By Sri Sri Ravi Shankar
Janmashtami celebrates the birth of Lord Krishna. Krishna is not a vyakti (person) but shakti(energy). Krishna was poornakalaavataran (a complete incarnation). The purpose of celebration is to realize that Krishna is in me and not different. In the Bhagwad Geeta, Lord Krishna says, “One who sees everyone in Me and sees Me in everyone, for such a person, I shall never remain hidden and he shall never be far from me.”
Lord Krishna’s life has all the nine rasas (flavors). For instance, he was naughty like a child, a warrior, joy personified and a source of knowledge. He was a perfect friend and guru. His birth on Ashtami signifies his mastery of both the spiritual and material worlds. He is a great teacher and a spiritual inspiration as well as a consummate politician. On one hand, he is Yogeshwara (the Lord of Yogis — the state to which every yogi aspires) while on the other, he is a mischievous thief. His behaviour is a perfect balance of the extremes — perhaps this is why the personality of Krishna is so difficult to fathom. The avdhoot is oblivious to the world outside and a materialistic person, a politician or a king is oblivious to the spiritual world. But Krishna is both Dwarkadheesh and Yogeshwar.
To understand Krishna, become Radha or Arjuna or Uddhava. Three kinds of people seek refuge in God. The lover, the miserable and the wise. Uddhava was wise, Arjuna was miserable and Radha was love. Nobody’s better than anyone, all are good. Krishna’s teachings are most relevant to our times in the sense that they neither let you get lost in material pursuits nor make you completely withdrawn. They rekindle your life, from being a burnt-out and stressed personality to a more centred and dynamic one. Krishna teaches us devotion with skill. To celebrate Gokulashtami is to imbibe extremely opposite yet compatible qualities and manifest them in your own life.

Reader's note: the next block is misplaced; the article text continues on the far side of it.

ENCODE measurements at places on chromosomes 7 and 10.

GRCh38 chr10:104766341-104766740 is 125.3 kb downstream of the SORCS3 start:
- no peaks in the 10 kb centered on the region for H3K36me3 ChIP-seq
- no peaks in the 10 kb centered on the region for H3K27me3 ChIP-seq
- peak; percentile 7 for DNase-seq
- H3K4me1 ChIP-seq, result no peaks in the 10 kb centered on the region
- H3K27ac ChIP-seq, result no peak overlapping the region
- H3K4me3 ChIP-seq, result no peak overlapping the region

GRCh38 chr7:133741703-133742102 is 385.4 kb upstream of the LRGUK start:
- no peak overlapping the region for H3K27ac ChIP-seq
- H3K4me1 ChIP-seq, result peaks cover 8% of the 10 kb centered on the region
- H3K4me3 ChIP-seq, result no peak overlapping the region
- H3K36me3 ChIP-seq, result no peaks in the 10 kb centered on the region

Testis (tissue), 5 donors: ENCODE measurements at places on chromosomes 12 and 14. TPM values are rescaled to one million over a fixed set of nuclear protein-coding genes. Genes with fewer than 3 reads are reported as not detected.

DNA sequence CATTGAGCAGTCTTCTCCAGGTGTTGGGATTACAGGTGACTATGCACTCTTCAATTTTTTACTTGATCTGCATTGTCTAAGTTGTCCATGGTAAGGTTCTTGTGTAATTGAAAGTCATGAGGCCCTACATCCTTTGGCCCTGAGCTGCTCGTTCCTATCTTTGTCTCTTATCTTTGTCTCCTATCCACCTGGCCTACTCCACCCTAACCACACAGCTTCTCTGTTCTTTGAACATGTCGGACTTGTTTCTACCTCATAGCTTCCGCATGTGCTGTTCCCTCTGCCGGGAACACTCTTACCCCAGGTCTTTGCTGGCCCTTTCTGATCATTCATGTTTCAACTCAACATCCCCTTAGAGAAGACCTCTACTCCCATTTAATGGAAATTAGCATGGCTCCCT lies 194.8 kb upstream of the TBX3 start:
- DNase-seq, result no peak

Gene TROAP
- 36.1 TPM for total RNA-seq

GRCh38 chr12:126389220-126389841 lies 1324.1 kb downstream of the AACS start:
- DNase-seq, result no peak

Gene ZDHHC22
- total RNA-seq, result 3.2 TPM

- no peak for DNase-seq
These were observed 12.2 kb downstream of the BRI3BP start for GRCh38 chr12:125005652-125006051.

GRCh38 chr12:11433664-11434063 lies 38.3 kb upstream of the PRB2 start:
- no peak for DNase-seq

Krishna tells Arjuna, “You are very dear to me.” Then Krishna tells Arjuna he must surrender. Surrender begins with an assumption. First you must assume. You assume you are the most beloved of the Divine, and then surrender happens. Surrender is not an action; it is an assumption. Non-surrender is ignorance. Non-surrender is an illusion. Surrender has to begin as an assumption and then it reveals itself as a reality. Finally, it reveals itself as an illusion. An illusion because there is no two, no duality. There is no independent existence of anyone. An individual has no independent existence.
So, in the Gita, Krishna says, “He is dear to Me who neither goes on thanking people nor hates anyone.” Thanking and feeling obliged indicates that you believe in someone else’s existence rather than in the Divine who is ruling everything. When you feel obliged, then you are not honoring the principles of karma or the divine plan. Appreciate people for what they are, do not thank them for what they do. Otherwise your thankfulness is centered around ego. You are grateful, but not for an act. You are grateful for what is. As every individual is nothing but a puppet of the ONE, thanking and being obliged is simply an exhibition of ignorance. Everything is ruled, controlled and managed by one Divinity, that consciousness has to shine forth in every act of yours; you do not have to make a mood of it.
Hence the most authentic way of celebrating Janamashtami is knowing that you have to play a dual role — of being a responsible human being on the planet and at the same time to realize that you are above all events, the untouched Brahman. Imbibing a bit of avadhoot and a bit of activism in your life is the real significance of celebrating Janmashtami. Awaken the Krishna in your consciousness – “ Krishna is not far from me, not separate from me, he is within me’- this feeling will fill your life with Krishna. www.artofliving.org